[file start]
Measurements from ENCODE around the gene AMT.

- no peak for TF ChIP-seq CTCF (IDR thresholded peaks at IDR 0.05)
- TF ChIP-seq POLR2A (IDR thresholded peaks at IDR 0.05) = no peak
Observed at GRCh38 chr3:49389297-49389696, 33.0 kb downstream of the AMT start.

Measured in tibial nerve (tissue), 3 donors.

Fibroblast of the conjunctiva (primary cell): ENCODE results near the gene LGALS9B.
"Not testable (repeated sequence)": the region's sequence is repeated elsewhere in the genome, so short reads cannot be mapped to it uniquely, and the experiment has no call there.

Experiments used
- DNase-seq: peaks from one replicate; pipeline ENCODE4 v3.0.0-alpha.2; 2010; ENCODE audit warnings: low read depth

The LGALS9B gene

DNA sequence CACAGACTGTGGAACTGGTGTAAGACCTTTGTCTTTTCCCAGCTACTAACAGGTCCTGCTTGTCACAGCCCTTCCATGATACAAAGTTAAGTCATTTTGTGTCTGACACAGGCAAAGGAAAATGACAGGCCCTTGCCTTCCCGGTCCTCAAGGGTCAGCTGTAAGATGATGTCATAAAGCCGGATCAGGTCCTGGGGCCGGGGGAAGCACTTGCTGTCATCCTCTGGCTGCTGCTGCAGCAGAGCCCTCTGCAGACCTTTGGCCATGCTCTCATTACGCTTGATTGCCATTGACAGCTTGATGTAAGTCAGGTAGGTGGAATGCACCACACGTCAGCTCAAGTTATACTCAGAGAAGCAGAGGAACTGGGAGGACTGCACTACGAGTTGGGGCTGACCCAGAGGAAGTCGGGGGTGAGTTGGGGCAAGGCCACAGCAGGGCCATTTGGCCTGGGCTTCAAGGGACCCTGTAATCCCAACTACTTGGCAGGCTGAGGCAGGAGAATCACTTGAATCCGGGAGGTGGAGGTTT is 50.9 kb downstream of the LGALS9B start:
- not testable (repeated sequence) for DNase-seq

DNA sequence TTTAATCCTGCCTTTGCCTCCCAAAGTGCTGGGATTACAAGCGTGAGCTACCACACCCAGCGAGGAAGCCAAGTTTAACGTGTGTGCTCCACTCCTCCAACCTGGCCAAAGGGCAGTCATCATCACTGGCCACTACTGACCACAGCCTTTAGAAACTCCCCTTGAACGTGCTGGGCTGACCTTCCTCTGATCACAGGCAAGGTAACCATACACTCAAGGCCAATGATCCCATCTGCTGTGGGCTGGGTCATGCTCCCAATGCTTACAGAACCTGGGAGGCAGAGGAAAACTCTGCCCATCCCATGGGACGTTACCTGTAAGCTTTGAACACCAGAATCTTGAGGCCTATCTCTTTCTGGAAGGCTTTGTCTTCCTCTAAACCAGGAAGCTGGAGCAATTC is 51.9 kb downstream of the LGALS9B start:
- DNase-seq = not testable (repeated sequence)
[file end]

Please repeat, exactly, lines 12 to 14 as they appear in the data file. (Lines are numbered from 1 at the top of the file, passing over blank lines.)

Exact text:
- not testable (repeated sequence) for DNase-seq

DNA sequence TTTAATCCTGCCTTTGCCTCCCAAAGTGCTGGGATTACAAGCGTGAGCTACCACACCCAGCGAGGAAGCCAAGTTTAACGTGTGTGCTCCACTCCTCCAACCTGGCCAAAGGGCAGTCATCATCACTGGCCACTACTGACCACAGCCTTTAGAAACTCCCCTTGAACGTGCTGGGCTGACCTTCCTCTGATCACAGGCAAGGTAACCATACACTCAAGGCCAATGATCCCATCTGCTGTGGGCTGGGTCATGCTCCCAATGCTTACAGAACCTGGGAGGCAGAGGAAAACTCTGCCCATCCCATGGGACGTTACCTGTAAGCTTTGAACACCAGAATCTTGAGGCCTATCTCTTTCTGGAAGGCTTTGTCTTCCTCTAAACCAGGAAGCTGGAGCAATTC is 51.9 kb downstream of the LGALS9B start:
- DNase-seq = not testable (repeated sequence)